Gender and Religion

Men commanded most of the formal ritual and ceremonial of a community, much of which was staged in the name of the men's Tamberan cult. Women had their own tamberans—childbirth, girl's puberty rites, and the ritual dyeing of skirts, but men still played prominent roles in the first two of these.

The Arapesh had no conception of an original human, male or female. The principle spiritual agencies were ancestral spirits, walinab spirits, and the wareh (or Tamberan) spirit. Ancestral spirits were male or female according to their gender in life. Walinab spirits, which featured as characters in myth and as spirits of the stream and bush, were associated in a vague unspecified way with ancestral spirits and were also either male or female. Embodied in a noise-making device such as a flute or bullroarer, however, the Tamberan spirit, the patron of the men's cult, was genderless—or, more accurately, both male and female. There appears to have been no formal ranking of these agencies, but the Tamberan was considered especially important as the agent responsible for people's growth and welfare. Although women were said to have their own tamberans, the reference was not to spirits per se but rather to important ritual acts.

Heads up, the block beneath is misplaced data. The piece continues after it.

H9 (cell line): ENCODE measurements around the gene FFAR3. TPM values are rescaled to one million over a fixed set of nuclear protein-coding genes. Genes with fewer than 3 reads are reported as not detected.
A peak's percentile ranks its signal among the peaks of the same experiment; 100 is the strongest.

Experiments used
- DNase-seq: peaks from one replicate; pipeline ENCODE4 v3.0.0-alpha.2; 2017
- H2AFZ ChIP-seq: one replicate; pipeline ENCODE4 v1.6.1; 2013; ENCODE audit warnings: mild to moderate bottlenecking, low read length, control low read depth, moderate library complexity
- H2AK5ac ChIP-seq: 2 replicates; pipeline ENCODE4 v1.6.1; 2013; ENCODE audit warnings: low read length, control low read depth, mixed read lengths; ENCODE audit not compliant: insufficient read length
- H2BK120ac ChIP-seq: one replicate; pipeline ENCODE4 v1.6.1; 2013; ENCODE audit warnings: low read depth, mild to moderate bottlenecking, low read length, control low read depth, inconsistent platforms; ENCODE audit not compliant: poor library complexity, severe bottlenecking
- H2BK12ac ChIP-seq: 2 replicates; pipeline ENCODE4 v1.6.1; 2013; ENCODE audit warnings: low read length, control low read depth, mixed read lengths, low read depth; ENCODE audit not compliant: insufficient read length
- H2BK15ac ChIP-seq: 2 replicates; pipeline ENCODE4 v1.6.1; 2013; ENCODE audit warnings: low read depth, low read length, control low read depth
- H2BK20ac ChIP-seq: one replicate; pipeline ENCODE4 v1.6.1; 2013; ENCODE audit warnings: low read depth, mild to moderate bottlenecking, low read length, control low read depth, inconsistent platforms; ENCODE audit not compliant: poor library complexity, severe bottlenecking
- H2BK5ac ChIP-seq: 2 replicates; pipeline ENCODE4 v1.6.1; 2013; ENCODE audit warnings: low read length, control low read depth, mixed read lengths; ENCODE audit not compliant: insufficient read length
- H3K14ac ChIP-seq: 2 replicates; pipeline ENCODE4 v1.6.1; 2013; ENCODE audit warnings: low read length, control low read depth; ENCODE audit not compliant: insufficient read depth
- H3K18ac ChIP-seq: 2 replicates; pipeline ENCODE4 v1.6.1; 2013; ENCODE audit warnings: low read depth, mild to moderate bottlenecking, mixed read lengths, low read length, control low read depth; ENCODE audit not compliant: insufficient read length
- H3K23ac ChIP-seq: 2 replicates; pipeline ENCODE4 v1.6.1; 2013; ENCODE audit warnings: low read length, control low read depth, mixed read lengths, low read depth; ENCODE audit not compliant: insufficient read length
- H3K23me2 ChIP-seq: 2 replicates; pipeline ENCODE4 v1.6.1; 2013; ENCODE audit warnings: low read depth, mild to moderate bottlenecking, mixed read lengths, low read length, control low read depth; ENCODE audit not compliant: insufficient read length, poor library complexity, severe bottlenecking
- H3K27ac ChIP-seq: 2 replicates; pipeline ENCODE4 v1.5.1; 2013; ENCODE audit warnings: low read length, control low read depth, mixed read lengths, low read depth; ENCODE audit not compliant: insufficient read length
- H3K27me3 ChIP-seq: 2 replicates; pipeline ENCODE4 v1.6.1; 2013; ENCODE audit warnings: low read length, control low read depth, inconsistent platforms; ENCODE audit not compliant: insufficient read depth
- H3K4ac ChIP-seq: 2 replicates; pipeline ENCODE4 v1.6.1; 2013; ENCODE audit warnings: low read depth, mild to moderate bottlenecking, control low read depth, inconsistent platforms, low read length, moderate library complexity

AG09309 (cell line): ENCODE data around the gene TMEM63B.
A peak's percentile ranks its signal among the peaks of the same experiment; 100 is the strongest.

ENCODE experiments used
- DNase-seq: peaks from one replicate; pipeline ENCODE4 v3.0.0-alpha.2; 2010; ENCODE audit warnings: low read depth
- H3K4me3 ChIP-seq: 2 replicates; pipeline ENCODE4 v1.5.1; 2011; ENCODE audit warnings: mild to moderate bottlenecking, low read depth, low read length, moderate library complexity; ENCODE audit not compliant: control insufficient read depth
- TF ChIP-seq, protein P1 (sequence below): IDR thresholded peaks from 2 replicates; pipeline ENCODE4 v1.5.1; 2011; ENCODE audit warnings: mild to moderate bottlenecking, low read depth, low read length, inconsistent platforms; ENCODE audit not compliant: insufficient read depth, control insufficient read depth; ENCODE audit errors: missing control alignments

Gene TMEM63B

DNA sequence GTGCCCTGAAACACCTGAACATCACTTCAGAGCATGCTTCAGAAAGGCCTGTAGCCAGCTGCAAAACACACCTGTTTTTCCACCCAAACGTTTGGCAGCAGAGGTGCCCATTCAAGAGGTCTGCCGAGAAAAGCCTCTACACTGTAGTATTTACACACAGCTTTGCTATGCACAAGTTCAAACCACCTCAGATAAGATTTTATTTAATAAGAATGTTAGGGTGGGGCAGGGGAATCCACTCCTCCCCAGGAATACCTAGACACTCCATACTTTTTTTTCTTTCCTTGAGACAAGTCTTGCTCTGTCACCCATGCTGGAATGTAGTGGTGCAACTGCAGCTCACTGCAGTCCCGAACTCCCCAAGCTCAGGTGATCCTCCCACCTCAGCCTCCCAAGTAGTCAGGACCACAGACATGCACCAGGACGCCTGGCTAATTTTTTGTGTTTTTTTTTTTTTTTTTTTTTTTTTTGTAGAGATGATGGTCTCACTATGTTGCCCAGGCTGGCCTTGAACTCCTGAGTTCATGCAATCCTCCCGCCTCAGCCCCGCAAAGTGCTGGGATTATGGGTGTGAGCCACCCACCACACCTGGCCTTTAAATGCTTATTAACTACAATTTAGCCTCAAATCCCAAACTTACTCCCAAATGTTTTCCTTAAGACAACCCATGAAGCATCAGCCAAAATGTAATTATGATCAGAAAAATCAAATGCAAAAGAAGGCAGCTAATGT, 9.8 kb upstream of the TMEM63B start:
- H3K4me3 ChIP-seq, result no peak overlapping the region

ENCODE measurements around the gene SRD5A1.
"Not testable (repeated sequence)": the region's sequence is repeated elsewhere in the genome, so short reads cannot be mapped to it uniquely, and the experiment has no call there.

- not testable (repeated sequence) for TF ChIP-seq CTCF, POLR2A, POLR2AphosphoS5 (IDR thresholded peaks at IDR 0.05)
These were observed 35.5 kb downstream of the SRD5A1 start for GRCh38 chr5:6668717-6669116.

Pregnancy And Childbirth

Pregnancy And Childbirth

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